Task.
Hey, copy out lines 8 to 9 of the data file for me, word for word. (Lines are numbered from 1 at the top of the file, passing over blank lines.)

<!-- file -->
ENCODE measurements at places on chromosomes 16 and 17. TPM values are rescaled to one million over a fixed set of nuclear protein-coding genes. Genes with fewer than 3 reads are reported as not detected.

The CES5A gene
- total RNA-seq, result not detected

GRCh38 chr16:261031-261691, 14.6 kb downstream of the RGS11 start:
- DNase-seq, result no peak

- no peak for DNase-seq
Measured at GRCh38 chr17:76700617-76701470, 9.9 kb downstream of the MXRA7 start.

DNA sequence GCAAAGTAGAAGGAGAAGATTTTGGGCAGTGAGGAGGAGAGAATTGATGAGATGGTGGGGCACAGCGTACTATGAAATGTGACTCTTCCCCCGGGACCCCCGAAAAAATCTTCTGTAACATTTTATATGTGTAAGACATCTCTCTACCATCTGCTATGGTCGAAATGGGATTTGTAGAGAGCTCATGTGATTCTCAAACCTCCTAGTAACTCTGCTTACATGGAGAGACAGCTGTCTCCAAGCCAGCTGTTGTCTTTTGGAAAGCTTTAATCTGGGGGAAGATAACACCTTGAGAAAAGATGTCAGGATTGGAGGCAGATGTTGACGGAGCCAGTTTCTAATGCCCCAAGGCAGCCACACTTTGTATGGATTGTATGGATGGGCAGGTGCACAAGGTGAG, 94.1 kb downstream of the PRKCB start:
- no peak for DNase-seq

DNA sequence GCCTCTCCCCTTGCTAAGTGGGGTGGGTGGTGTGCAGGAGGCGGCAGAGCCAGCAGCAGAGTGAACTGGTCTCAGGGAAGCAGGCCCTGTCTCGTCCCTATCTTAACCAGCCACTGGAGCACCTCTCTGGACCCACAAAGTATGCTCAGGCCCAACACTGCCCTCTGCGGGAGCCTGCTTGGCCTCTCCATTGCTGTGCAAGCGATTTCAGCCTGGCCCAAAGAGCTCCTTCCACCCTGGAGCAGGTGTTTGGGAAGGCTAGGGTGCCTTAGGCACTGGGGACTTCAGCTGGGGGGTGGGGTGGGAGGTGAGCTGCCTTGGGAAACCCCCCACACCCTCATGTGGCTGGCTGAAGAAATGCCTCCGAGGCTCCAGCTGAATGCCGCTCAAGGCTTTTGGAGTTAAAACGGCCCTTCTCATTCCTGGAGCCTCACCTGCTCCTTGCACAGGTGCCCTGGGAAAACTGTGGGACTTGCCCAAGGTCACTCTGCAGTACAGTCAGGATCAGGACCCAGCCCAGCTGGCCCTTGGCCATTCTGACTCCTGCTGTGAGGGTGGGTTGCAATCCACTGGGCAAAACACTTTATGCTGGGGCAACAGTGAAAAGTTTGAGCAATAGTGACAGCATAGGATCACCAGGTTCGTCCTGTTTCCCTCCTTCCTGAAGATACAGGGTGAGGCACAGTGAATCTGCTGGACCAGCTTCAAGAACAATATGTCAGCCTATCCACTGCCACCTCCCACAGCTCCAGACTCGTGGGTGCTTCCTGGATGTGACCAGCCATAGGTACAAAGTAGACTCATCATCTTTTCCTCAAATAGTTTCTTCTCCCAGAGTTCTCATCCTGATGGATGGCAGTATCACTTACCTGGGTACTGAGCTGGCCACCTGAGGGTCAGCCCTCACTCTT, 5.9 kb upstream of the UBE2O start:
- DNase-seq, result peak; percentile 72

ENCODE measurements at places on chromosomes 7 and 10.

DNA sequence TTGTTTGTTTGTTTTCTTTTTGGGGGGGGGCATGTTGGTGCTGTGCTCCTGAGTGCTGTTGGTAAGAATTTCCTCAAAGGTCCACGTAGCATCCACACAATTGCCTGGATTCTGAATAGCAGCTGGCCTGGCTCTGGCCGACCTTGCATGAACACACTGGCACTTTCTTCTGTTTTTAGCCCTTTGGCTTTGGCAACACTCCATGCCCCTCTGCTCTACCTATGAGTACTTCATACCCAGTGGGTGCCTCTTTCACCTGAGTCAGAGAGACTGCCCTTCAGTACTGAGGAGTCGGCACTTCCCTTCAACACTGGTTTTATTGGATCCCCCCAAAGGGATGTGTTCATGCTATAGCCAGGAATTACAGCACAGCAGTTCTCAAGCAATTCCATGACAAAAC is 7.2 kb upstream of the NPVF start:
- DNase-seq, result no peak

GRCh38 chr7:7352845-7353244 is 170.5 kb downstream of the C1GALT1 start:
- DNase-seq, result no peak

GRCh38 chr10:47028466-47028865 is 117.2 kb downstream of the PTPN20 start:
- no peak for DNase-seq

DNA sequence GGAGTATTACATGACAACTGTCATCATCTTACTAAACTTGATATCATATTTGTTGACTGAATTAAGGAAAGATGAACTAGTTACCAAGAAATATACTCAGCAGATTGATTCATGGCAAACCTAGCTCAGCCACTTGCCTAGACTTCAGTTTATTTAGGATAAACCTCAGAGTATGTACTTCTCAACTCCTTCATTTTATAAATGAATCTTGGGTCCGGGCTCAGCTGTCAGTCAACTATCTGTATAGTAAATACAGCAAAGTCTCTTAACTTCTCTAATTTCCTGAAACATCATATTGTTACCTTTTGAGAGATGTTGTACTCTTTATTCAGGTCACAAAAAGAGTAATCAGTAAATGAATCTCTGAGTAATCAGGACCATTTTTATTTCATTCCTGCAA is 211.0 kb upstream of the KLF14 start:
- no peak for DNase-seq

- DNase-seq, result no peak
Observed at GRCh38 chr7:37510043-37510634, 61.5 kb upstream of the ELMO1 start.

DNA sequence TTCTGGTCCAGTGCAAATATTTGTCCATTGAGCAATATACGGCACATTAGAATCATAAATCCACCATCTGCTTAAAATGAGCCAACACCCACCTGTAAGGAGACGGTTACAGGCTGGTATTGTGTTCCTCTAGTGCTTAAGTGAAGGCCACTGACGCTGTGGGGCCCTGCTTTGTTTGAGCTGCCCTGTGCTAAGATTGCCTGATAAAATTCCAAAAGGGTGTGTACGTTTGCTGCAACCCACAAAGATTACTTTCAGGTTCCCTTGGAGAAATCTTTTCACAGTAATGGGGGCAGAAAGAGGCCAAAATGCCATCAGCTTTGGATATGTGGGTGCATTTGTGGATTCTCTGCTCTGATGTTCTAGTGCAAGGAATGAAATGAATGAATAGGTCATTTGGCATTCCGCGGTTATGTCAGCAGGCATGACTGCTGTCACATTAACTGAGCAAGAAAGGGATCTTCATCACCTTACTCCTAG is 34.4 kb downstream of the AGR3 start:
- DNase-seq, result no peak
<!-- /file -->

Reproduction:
DNA sequence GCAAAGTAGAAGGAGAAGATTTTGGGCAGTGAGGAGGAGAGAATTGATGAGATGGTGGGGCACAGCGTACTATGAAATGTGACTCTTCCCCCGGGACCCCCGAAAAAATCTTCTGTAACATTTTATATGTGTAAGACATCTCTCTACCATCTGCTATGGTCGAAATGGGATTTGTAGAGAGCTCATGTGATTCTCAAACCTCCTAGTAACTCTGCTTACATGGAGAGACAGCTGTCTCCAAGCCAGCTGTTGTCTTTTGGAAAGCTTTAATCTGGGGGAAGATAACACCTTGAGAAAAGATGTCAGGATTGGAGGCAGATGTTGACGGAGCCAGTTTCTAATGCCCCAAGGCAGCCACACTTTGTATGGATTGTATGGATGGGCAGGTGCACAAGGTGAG, 94.1 kb downstream of the PRKCB start:
- no peak for DNase-seq